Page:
Belfast sisters settle sexual harassment cases against KFC for £30,000

Young women complained male co-worker touched and pinched them and exposed himself

Two sisters have settled sexual harassment cases for £30,000 against KFC in Northern Ireland.

Kirstie and Courtney McKeever were awarded £14,000 and £16,000 respectively in the case where they alleged they suffered harassment by a male co-worker at Herbel Restaurants (trading as KFC) on the Boucher Road in Belfast.

The women alleged the co-worker, who was dismissed from his post, touched and pinched them despite being asked to stop, and used “overtly sexual language and exposed himself”.

The women said they reported the incidents to supervisors and managers but the behaviour continued. "The McKeever sisters felt that, in the end, they had no choice but to resign their jobs," according to the North's Equality Commission which supported the two women in taking their case.


“I was studying for my A-Levels when I started working in KFC. Initially I enjoyed my job and it was only when I began to work the same shifts as this particular guy that the issues started,” said Kirstie McKeever.

“He would touch my face and pinch me under the arms. It made me feel really uncomfortable and I told him to stop. He also began to ask me inappropriate questions of a sexual nature.

“I asked him to stop it and then complained to supervisors but it continued. His behaviour made me ill and led to me resigning from my job.”


Courtney McKeever said she was really pleased to get the job in KFC.

“I was still at school and it was great to be earning some money. When the guy started nipping me, I told him to stop. Throughout the time I was there he made what I felt were insulting and threatening remarks to me and inappropriate sexual remarks,” she said.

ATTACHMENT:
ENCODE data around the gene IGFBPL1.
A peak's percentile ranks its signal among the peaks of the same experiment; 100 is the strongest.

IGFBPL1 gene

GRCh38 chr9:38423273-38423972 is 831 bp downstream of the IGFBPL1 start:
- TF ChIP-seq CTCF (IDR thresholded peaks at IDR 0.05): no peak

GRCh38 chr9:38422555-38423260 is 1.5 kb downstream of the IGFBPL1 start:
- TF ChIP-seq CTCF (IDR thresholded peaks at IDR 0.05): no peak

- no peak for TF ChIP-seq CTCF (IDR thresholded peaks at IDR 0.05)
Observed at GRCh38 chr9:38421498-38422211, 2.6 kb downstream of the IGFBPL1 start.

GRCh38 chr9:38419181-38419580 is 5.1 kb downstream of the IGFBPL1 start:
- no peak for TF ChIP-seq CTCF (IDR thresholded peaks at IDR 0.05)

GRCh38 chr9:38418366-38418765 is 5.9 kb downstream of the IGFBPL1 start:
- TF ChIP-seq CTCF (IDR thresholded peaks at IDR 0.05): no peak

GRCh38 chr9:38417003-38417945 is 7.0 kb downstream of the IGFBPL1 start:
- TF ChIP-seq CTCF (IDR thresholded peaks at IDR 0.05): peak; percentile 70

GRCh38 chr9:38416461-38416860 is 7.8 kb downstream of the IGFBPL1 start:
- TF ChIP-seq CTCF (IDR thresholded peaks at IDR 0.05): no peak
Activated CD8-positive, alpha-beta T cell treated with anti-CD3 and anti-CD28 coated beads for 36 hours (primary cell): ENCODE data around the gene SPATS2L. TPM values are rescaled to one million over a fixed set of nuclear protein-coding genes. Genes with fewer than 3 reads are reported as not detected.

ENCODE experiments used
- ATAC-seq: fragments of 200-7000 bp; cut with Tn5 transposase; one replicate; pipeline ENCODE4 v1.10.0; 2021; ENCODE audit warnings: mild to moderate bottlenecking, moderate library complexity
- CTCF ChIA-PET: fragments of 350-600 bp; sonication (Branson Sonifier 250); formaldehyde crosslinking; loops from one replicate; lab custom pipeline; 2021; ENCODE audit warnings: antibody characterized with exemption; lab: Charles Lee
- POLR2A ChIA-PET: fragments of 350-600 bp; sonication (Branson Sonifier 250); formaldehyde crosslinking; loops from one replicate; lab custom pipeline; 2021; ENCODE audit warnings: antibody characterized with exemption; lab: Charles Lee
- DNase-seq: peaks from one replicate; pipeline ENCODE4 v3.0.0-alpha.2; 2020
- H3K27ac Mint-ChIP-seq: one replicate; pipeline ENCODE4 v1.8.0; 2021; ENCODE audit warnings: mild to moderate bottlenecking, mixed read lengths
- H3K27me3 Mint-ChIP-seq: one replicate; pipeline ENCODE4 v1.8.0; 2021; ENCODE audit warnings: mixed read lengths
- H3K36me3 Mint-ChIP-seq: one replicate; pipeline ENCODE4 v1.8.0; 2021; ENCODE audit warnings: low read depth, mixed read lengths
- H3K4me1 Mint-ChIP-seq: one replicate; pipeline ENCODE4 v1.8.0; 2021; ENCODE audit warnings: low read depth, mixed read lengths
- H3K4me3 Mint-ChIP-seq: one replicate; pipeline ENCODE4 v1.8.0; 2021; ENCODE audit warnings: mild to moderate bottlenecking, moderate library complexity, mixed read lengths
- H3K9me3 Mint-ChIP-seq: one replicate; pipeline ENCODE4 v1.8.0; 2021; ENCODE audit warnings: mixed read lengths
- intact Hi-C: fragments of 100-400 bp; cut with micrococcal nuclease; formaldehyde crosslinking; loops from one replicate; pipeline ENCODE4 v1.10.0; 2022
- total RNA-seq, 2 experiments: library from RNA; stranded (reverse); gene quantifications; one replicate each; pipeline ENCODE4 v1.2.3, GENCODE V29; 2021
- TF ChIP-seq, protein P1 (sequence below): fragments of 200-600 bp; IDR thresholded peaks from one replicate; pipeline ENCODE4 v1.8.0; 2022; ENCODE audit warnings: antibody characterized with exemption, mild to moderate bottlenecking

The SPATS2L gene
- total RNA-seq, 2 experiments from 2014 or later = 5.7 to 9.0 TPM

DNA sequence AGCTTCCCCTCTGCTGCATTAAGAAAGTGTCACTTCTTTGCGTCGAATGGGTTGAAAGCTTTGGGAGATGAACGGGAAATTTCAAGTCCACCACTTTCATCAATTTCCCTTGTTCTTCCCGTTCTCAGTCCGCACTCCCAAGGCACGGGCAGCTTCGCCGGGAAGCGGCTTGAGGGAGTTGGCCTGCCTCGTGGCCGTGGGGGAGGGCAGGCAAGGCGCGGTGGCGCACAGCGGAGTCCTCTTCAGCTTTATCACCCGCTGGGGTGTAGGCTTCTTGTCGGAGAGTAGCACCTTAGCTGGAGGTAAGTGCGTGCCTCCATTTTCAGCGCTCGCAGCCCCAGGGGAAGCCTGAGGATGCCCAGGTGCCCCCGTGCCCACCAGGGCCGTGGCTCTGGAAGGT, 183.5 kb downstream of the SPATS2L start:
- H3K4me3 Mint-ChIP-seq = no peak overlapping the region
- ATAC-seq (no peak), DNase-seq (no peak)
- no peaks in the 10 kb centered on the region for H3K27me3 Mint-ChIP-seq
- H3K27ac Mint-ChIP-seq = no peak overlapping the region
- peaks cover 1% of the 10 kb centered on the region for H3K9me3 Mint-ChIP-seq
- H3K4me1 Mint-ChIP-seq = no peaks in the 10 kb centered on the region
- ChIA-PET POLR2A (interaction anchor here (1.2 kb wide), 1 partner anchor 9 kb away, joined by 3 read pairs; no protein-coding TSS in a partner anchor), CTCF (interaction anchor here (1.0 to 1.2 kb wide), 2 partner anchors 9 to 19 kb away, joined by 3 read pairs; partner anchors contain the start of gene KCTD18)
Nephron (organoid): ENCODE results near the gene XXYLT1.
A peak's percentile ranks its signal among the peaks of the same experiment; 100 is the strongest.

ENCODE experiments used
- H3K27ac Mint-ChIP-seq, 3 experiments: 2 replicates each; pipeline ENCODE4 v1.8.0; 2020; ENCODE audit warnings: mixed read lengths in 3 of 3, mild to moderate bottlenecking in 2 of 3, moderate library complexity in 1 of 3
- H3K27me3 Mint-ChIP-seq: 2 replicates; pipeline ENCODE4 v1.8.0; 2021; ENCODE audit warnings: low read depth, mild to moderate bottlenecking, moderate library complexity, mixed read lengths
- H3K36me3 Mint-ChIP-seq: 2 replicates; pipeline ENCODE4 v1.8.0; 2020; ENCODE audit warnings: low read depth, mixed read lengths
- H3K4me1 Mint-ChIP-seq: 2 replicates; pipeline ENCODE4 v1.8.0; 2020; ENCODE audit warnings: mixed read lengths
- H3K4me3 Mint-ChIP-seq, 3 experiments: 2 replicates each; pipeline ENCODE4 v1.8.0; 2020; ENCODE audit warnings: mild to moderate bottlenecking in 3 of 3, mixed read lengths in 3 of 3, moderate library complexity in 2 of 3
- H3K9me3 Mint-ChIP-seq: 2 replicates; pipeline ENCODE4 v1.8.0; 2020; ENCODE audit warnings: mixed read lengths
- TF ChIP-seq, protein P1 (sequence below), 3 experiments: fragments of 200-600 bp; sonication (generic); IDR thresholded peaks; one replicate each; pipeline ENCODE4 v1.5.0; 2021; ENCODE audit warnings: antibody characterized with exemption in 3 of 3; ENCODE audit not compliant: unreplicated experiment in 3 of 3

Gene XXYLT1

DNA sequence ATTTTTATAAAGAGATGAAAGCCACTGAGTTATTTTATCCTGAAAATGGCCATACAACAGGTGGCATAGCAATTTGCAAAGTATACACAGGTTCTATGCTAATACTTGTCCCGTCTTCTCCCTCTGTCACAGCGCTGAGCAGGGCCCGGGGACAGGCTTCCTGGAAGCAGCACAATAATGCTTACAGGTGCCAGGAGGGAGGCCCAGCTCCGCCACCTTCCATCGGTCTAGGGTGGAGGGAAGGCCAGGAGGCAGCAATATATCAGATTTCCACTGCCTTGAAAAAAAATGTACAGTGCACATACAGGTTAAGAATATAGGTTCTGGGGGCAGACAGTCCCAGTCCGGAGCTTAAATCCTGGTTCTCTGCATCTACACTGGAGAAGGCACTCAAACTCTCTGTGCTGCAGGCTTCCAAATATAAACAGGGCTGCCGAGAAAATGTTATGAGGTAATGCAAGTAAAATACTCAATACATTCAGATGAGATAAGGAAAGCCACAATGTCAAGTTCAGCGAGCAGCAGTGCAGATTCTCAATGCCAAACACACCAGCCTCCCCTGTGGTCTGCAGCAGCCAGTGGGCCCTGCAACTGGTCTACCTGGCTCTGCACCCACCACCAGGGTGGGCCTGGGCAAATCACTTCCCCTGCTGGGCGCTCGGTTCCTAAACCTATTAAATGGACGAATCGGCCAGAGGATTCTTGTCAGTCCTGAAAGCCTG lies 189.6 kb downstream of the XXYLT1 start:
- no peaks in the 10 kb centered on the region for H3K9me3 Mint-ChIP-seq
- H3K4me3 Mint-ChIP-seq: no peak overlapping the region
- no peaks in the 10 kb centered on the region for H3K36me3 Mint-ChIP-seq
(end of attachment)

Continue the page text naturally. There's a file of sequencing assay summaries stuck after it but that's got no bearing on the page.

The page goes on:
“I complained to supervisors who said they would speak to him but nothing changed. In the end I felt I had to resign from my job. It was a tough time but I’m glad it is all behind me now and I would encourage anyone else facing treatment like this to come forward.”

In settling the case, Herbel Restaurants, trading as KFC, reaffirmed its commitment to equality of opportunity in the workplace and agreed to meet the Equality Commission to review its equal opportunities policies, practices and procedures to ensure they are fully compliant with its legal obligations.

Commission chief executive Dr Evelyn Collins said it was unacceptable that such cases were still happening. "Here were two young women who simply wanted a part-time job to earn some money like so many other teenagers. What should have given these young women useful experience of the workplace instead became an ordeal that caused them great distress," she said.


“All employees are entitled to be treated with dignity and respect. When complaints of the type of behaviour described arise, they have to be investigated and dealt with immediately and appropriate action taken.”

Justin Stratton, HR director for Herbel Restaurants said the company “did not tolerate any type of harassment” in its restaurants.

On hearing about the allegations of the McKeever sisters, the company took action resulting in the “dismissal of the employee in question”, he said in a statement after the ruling.

“Whilst the settlement clarified that no blame lies with the company for what happened, and that we took all necessary steps to put things right, we understand that this was a distressing experience for the team members involved, and for that, we’re sorry.”

Gerry Moriarty

Gerry Moriarty

Gerry Moriarty is the former Northern editor of The Irish Times